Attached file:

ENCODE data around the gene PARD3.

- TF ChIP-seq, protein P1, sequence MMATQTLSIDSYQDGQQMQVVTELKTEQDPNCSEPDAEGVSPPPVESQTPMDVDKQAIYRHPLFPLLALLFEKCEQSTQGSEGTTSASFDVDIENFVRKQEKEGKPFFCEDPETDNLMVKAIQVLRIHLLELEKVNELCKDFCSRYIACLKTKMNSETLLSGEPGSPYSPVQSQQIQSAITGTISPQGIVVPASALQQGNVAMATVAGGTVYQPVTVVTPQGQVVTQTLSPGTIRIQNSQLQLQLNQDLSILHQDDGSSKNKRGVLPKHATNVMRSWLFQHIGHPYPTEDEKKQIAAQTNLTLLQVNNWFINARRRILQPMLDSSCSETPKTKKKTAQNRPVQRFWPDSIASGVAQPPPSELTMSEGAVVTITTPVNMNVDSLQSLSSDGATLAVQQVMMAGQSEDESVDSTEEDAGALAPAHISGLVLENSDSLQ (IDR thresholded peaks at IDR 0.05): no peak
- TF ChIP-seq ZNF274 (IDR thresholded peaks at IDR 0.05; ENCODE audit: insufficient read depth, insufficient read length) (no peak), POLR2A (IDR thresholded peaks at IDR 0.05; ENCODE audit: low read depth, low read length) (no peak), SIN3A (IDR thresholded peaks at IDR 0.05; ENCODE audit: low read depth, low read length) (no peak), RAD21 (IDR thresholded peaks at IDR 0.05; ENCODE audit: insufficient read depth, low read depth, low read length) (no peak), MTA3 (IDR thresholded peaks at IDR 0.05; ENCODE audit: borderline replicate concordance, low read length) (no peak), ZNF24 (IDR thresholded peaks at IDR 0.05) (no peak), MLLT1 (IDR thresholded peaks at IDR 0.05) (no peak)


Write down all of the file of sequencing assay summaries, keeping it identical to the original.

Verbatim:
ENCODE data around the gene PARD3.

- TF ChIP-seq, protein P1, sequence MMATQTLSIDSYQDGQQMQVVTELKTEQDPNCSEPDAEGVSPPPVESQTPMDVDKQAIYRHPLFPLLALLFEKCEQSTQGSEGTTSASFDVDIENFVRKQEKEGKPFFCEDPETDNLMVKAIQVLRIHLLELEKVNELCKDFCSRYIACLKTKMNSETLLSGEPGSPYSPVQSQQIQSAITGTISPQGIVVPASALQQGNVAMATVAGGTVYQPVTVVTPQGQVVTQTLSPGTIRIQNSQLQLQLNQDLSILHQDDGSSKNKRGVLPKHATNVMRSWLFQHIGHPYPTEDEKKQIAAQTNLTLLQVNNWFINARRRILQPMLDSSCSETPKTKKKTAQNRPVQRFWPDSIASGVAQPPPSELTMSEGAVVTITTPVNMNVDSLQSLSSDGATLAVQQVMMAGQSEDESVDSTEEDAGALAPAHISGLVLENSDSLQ (IDR thresholded peaks at IDR 0.05): no peak
- TF ChIP-seq ZNF274 (IDR thresholded peaks at IDR 0.05; ENCODE audit: insufficient read depth, insufficient read length) (no peak), POLR2A (IDR thresholded peaks at IDR 0.05; ENCODE audit: low read depth, low read length) (no peak), SIN3A (IDR thresholded peaks at IDR 0.05; ENCODE audit: low read depth, low read length) (no peak), RAD21 (IDR thresholded peaks at IDR 0.05; ENCODE audit: insufficient read depth, low read depth, low read length) (no peak), MTA3 (IDR thresholded peaks at IDR 0.05; ENCODE audit: borderline replicate concordance, low read length) (no peak), ZNF24 (IDR thresholded peaks at IDR 0.05) (no peak), MLLT1 (IDR thresholded peaks at IDR 0.05) (no peak)